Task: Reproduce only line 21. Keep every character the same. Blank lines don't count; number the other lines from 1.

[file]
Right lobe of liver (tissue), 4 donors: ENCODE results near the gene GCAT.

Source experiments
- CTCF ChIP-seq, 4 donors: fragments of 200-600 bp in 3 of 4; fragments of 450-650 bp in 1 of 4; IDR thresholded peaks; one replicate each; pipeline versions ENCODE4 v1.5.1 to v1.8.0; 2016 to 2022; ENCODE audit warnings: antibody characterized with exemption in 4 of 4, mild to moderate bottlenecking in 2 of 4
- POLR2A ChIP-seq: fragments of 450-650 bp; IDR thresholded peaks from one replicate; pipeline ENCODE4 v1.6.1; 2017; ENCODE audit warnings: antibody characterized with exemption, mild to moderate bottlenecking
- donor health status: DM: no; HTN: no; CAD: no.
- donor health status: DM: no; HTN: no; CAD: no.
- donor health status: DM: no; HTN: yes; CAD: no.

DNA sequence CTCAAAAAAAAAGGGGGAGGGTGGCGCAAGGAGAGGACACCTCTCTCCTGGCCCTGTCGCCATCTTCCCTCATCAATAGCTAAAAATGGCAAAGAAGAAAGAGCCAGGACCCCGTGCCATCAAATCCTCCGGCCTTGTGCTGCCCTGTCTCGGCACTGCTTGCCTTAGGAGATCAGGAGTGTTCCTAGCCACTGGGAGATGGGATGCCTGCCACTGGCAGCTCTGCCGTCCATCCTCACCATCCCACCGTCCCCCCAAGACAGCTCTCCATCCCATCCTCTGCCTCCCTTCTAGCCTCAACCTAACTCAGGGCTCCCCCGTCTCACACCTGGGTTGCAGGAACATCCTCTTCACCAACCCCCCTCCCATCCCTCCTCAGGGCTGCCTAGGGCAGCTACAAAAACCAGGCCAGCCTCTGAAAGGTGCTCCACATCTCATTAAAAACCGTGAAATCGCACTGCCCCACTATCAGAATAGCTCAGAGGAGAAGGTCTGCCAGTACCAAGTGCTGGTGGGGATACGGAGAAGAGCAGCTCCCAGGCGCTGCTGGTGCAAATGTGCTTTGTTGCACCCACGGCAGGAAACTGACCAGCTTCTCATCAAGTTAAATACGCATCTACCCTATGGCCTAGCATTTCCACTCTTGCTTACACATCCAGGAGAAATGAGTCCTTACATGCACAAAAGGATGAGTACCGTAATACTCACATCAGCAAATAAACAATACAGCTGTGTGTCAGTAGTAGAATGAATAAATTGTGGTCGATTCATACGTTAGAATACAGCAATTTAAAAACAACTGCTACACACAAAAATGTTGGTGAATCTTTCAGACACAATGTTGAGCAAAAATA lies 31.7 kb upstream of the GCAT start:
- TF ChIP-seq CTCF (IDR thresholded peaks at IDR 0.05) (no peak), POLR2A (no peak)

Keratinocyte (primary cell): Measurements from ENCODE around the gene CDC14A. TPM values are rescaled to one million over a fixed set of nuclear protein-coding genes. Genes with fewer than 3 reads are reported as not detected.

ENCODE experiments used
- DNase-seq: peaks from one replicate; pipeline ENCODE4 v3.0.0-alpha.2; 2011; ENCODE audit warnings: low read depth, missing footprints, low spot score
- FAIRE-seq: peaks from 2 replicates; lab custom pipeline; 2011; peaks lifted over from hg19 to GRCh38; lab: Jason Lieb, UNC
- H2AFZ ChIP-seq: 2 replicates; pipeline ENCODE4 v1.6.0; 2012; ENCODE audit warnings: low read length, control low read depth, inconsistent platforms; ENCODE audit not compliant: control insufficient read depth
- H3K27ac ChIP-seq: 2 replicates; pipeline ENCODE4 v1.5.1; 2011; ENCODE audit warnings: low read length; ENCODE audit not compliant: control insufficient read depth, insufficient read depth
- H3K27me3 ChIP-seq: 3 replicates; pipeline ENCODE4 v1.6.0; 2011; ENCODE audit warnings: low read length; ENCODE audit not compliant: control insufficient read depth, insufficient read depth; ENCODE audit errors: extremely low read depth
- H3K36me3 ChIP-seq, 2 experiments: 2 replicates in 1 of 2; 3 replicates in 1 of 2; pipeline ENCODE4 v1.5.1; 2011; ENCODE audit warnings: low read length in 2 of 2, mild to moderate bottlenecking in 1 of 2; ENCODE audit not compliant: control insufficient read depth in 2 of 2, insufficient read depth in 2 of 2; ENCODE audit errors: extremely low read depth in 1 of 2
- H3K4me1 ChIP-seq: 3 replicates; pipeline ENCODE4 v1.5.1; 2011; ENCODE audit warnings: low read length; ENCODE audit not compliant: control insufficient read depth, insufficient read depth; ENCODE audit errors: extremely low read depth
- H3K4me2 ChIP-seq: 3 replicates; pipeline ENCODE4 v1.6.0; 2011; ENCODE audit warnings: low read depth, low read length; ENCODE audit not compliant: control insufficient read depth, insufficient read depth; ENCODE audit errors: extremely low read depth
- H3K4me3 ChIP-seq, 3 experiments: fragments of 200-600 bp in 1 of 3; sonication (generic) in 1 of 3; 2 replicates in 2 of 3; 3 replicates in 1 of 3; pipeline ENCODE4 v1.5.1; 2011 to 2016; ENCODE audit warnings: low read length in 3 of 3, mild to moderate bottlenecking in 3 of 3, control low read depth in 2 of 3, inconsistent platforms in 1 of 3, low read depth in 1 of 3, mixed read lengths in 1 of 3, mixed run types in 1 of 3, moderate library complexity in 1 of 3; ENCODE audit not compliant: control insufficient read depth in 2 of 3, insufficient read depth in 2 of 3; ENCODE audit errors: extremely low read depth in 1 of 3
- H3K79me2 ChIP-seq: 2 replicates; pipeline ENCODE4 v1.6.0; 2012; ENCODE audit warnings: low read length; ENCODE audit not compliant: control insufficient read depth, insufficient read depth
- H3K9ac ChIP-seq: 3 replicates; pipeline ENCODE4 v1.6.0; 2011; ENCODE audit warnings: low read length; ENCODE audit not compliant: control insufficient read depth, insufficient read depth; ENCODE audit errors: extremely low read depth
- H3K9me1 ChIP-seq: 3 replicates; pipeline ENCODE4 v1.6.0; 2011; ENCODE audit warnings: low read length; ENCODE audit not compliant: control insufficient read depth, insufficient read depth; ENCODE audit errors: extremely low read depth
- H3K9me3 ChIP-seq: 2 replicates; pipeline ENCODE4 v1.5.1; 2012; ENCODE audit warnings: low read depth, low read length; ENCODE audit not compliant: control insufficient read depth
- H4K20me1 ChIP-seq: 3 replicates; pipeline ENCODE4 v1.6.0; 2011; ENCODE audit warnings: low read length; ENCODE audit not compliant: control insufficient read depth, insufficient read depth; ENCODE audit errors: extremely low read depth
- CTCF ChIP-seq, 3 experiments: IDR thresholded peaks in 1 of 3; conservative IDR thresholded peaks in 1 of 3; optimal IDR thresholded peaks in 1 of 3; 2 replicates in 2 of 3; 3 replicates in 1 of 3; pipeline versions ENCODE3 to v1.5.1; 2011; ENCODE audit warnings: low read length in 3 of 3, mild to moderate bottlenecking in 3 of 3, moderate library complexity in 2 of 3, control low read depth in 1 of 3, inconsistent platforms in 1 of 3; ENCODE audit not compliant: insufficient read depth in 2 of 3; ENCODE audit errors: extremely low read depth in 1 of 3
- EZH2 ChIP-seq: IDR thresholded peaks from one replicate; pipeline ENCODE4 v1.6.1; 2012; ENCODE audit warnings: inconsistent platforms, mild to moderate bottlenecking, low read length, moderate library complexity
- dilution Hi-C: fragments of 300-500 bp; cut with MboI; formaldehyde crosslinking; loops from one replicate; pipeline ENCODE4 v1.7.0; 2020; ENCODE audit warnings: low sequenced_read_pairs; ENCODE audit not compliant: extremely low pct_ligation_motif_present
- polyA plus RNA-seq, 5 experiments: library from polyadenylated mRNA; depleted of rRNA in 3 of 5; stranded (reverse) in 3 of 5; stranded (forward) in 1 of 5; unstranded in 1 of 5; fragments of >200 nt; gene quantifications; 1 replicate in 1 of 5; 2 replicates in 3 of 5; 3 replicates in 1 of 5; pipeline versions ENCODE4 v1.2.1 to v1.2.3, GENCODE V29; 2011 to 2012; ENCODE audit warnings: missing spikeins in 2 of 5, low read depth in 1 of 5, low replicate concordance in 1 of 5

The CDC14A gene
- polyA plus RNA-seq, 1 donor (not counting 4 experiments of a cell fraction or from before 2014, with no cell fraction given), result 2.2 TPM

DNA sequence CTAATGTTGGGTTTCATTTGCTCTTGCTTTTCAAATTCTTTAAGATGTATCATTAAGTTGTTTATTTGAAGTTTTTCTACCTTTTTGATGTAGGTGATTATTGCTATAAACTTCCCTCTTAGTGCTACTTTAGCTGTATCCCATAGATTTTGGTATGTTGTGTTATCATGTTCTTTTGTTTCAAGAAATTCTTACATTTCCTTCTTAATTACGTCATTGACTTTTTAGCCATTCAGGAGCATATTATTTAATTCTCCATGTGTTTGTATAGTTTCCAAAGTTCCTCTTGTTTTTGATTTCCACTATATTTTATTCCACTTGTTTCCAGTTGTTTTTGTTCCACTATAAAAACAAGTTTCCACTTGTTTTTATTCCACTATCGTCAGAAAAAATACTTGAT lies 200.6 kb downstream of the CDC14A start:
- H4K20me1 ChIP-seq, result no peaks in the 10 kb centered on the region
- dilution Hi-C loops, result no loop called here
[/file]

- H3K79me2 ChIP-seq: 2 replicates; pipeline ENCODE4 v1.6.0; 2012; ENCODE audit warnings: low read length; ENCODE audit not compliant: control insufficient read depth, insufficient read depth